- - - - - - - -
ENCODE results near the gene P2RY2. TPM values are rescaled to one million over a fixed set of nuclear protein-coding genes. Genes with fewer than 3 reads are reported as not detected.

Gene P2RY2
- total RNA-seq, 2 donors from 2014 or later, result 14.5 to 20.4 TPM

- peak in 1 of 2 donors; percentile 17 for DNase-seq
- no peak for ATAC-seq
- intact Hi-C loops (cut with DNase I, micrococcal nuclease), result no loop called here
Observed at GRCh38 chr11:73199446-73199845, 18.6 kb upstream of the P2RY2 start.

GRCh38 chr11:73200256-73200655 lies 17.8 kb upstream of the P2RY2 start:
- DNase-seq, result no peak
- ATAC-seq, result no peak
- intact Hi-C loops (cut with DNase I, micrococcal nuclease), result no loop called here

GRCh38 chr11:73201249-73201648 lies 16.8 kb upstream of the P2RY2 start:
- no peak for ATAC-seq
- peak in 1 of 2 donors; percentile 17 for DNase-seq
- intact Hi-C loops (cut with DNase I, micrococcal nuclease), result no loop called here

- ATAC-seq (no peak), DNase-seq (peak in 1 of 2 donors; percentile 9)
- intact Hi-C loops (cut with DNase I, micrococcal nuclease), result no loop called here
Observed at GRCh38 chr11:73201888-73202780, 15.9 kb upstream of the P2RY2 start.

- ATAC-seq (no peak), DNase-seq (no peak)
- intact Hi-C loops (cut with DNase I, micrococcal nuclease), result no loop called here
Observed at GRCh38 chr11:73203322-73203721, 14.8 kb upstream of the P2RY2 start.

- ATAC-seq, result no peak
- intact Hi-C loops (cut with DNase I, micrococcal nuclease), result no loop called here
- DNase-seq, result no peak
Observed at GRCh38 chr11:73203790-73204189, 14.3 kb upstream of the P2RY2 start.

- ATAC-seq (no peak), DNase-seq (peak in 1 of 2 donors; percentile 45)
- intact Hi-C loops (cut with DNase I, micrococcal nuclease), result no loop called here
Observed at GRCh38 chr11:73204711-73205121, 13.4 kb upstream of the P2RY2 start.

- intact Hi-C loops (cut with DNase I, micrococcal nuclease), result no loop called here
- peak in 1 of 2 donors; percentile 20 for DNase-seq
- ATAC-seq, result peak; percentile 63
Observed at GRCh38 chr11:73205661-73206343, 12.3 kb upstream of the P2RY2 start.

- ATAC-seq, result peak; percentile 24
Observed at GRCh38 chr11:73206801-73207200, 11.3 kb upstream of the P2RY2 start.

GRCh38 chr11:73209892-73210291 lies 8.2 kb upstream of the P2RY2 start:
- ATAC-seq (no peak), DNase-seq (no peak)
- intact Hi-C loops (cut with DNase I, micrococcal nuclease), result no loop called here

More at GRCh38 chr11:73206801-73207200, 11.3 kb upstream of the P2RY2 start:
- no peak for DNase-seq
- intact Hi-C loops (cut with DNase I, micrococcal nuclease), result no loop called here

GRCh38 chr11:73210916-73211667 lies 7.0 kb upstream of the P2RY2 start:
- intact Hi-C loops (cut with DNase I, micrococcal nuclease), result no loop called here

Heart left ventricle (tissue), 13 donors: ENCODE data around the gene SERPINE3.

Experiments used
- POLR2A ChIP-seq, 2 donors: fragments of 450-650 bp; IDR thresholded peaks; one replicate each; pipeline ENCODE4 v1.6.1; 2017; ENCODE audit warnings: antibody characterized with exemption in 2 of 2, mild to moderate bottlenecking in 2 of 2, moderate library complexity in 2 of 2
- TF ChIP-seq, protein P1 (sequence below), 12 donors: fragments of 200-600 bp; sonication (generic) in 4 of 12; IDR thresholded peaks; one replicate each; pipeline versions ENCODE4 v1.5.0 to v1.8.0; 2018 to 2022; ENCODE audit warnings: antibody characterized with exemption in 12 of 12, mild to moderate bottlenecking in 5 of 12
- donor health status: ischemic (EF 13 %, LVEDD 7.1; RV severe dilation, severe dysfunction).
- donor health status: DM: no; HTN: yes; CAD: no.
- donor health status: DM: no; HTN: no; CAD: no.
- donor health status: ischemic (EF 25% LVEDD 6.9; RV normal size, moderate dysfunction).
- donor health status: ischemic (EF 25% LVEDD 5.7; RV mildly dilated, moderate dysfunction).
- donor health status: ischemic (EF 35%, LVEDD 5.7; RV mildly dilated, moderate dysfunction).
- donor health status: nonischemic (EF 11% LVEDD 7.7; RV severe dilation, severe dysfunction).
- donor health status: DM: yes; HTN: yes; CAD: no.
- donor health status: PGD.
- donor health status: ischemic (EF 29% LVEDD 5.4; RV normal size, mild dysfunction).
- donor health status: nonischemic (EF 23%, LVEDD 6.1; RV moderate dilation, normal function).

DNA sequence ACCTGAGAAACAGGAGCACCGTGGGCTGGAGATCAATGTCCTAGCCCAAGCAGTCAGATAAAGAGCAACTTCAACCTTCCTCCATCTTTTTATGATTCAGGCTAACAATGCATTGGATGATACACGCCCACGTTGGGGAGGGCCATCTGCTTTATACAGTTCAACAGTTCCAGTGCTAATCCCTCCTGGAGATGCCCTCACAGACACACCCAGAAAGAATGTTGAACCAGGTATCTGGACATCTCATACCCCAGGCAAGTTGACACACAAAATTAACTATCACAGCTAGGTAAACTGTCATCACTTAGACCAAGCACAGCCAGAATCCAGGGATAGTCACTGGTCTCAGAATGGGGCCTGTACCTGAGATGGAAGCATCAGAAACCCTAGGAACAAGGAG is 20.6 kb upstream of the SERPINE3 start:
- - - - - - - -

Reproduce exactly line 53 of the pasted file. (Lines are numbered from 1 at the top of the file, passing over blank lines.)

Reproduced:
- donor health status: nonischemic (EF 11% LVEDD 7.7; RV severe dilation, severe dysfunction).